If female orange cats are rarer than male orange cats, then I would guess that it’s just because female calicoes are more common than males. In other words, if a (chromosonally normal) male cat has an orange gene, then he’s orange, because there’s no room for other color genes, but if a female cat has an orange gene, then she might be orange, or calico, or tortoiseshell, or presumably some other combinations, depending on what the other gene is.

Just my 2 cents…

I happen to have a female orange tabby cat, very sweet. When I was looking for a kitten, I purposly looked for an orange tabby because they (in my experience) have very good temperments. They are not rare, it was easy to get one at the local animal shelter.

Maybe when the OP refers to an “Orange” cat, they are refering to somthing different than a common orange tabby?

The reason why calicos and tortoise shell females exist is due to the fact that female mammals are mosaics.

Tortoiseshell cats are the best example of mosaics. One X chromosome of these cats contains the black gene (B) and the other contains the yellow/orange gene, (Y). Females have two X chromosomes, but in any given cell, only one is active. Both can be transcribed during cell division, but only one “shows” it’s effect in the animal.

Sometime during early embryonic development, one of these chromosomes is turned “off”, and it’s effect is not seen. This inactivation is totally random, and is usually done in the first couple weeks of development.

What this means, is that in cells where the B is turned off, the yellow skin/hair pigment is visible, and where Y is turned off, the black pigment is visible. Since this is a totally random effect, there are no two identical tortoiseshell cats - not even in twins.

Calico cats exhibit the same mosaic pattern, however they also have white hair in patches. This is due to a separate, non-x-linked (autosomal) gene, which I think behaves by normal Mendelian patterns, but I’m not sure.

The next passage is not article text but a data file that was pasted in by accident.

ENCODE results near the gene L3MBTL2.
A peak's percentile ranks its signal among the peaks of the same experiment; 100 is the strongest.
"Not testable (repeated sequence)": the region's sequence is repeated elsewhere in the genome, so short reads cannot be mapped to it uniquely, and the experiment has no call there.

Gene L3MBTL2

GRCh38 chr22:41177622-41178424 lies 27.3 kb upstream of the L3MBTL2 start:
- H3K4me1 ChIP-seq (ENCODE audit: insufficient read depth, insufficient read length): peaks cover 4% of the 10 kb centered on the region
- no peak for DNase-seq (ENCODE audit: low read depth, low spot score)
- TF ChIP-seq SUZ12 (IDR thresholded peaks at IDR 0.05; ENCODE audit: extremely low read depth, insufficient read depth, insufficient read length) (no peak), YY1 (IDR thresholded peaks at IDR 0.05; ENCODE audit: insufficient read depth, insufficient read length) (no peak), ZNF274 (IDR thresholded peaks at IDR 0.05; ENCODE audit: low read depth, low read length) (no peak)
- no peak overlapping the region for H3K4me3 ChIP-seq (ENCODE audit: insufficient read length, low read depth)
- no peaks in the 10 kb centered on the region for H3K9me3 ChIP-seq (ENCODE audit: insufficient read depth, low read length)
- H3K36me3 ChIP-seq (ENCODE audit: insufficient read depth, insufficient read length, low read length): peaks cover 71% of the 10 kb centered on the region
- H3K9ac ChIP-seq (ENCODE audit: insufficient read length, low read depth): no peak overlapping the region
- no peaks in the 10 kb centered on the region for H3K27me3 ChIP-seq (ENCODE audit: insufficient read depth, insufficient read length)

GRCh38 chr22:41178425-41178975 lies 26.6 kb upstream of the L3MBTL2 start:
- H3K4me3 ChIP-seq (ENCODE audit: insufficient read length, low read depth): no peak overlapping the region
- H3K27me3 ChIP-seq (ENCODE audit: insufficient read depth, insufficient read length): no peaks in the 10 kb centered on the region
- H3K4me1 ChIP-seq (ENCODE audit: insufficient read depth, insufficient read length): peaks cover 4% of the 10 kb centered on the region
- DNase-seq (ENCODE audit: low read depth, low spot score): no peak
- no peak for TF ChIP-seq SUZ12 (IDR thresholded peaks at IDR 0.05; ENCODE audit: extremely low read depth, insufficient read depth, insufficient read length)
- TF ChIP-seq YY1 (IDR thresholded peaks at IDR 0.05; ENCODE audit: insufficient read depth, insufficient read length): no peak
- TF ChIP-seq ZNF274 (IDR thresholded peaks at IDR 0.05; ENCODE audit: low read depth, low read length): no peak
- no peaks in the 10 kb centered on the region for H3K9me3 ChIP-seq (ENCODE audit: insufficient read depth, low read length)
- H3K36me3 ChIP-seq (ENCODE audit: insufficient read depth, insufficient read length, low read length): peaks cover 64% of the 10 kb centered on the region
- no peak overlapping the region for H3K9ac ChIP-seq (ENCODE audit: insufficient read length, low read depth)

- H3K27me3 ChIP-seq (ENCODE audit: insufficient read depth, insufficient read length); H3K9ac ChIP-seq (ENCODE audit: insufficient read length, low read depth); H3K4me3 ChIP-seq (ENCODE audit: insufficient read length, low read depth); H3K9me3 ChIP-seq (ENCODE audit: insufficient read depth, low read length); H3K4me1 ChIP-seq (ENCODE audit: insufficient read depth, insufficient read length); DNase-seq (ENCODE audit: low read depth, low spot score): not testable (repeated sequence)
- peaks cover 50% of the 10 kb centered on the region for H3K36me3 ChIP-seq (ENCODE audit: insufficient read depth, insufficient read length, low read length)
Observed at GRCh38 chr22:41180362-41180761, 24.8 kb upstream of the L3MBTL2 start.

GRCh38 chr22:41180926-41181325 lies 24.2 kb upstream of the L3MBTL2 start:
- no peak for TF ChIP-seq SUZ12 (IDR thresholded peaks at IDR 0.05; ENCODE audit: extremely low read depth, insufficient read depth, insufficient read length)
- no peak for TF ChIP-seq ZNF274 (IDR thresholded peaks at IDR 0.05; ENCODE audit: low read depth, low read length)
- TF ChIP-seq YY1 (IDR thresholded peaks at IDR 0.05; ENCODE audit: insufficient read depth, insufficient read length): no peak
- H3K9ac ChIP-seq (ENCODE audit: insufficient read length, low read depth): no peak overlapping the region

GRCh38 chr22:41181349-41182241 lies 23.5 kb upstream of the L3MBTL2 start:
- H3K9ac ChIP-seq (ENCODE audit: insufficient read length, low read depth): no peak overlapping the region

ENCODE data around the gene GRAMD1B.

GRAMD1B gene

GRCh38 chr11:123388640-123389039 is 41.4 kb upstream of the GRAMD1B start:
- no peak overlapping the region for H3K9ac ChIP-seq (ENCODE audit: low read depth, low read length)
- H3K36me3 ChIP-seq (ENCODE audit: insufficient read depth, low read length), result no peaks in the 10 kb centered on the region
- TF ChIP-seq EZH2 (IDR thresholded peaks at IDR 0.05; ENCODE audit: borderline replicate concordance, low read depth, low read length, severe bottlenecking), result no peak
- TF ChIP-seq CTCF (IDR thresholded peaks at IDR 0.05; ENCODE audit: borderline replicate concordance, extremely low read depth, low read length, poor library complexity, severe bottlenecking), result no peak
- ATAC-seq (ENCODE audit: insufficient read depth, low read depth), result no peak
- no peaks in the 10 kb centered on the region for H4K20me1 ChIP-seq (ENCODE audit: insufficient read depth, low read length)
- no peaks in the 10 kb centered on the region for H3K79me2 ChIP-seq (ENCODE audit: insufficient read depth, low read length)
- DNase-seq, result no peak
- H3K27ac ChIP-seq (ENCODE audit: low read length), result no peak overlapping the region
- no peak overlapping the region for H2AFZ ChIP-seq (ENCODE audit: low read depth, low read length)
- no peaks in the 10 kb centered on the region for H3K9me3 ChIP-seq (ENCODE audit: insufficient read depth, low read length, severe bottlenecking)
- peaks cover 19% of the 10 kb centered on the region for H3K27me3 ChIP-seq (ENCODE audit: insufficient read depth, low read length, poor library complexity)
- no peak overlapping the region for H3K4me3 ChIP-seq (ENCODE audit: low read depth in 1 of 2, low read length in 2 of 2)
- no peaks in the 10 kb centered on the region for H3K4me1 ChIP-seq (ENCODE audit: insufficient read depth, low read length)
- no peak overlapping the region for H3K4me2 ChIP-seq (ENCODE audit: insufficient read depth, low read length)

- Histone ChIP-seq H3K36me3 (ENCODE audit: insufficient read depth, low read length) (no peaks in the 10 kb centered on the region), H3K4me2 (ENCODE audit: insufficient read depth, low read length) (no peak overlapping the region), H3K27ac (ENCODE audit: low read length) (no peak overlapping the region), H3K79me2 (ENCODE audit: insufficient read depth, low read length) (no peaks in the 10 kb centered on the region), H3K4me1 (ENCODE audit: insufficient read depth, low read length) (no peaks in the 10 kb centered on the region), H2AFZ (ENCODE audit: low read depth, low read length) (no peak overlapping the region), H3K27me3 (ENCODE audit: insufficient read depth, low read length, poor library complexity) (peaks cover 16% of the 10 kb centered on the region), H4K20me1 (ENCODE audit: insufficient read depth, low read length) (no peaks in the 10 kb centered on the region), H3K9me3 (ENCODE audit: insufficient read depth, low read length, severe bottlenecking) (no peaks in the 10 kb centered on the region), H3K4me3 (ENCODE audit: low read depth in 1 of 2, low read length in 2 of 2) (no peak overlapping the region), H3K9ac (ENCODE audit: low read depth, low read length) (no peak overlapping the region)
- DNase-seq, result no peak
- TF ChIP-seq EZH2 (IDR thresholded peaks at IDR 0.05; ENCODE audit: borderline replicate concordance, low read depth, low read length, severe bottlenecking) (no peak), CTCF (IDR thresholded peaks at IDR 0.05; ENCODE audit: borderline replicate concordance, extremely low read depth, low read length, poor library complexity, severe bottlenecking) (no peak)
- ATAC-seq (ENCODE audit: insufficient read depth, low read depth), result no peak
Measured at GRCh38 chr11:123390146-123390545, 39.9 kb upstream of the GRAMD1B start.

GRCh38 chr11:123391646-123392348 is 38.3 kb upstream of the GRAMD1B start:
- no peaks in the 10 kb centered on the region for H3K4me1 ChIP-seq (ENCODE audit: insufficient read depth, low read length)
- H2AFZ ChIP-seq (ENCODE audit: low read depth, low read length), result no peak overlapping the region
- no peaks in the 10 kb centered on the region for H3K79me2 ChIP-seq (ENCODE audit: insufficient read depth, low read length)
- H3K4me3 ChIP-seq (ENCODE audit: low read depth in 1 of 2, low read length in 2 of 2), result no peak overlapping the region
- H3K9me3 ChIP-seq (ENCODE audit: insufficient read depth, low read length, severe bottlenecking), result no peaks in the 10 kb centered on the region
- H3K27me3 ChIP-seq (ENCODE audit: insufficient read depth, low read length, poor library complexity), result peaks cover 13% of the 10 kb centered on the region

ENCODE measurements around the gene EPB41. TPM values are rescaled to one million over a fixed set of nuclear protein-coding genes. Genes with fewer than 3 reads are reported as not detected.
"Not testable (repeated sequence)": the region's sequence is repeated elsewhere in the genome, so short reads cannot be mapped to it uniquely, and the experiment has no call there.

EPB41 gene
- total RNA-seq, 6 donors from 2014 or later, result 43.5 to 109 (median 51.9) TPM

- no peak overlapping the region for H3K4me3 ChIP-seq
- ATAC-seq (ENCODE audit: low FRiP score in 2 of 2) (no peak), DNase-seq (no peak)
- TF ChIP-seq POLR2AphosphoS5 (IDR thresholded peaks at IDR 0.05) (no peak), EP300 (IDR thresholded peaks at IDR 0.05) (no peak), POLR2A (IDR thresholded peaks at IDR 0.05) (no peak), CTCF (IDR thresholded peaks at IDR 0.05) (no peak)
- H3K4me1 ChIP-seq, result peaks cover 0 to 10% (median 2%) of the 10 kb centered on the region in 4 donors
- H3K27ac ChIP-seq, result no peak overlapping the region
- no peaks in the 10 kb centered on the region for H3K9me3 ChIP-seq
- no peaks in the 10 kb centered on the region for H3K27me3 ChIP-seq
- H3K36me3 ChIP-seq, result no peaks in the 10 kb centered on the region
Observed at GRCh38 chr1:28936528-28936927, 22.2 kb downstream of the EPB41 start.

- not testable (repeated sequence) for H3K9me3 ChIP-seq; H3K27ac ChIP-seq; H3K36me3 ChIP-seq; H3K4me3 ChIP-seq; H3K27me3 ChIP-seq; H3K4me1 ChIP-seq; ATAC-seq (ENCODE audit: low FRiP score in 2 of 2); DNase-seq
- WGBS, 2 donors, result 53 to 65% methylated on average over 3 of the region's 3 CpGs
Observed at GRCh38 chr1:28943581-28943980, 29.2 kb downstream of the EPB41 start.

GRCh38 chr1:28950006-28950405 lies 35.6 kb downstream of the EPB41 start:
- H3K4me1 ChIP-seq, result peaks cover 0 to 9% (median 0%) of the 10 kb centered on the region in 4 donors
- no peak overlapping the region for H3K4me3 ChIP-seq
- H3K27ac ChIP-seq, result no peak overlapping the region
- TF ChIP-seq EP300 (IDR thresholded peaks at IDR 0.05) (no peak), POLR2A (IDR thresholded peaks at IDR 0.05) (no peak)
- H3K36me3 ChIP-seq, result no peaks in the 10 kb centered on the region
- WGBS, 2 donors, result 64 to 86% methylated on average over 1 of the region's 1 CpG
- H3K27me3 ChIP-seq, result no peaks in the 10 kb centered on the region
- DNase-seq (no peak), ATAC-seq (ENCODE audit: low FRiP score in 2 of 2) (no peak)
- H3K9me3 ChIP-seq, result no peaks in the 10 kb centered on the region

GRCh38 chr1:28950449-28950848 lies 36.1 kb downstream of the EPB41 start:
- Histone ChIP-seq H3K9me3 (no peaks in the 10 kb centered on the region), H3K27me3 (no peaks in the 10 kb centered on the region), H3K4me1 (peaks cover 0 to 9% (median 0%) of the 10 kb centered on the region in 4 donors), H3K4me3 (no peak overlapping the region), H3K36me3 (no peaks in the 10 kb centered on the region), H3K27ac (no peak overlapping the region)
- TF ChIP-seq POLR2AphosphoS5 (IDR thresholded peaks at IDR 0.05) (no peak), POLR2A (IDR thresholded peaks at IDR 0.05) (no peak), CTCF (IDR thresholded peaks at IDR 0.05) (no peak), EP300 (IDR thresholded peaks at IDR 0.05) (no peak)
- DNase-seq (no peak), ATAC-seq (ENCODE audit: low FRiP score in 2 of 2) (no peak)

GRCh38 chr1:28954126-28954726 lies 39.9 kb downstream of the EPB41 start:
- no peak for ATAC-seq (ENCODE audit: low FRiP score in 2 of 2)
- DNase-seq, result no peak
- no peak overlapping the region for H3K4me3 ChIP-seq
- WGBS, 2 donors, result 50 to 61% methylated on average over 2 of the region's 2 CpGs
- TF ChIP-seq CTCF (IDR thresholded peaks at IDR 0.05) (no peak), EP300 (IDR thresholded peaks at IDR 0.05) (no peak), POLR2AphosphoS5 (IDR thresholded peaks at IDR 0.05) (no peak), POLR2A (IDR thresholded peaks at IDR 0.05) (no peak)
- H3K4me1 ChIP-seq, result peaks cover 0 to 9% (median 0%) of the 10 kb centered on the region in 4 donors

Humans are also like this, though there are very few x-linked genes that have a noticeable effect like in cats. I don’t remember the name of the disease, but one effect is a problem with the sweat glands (I believe they are inactive). Hence, while a male would have this exhibited on his entire body, a female only has it in patches, such as a patch on the arm, chest, and leg, but normal everywhere else due to the inactivation of the chromosome having the deleterious gene. I’ll look up the disease name tomorrow.
Boy, am I now ever glad I went to Genetics class on Friday. All this spewed back out at you guys without looking at my notes! Think I’ll pass my midterm in a few weeks? :slight_smile:

In my OP, I meant to say male calicos.
Yes, I meant orange tabbies of course.
So…are you saying that male calicos are gay? Kidding.
I love orange tabbies, my son insists on getting one when we get a kitten.
We live in a condominium complex and almost everyone has cats.
We have visited many of these cats; my son insists on my going up and knocking if he sees a cat at the window and then we make new friends.
None of these cats have been orange. It just struck me as odd.
We see tons of gray tabbies but hardly any orange ones.

Here’s my own calico, Piper. Note the orange, black and white. Note that she’s female.

You can’t see it in this photo, but the backside of her head is divided almost perfectly between orange and black, with the line between them corresponding almost perfectly to where her corpus callosum must be.

I also own two of her brothers, neither of whom has any orange at all.

Five, she is absolutely beautiful!
I printed the photo for my son, who Loves cats.
He is, by the way, a male.


Thanks, I agree.

Your son is male? Well, I kind of figured.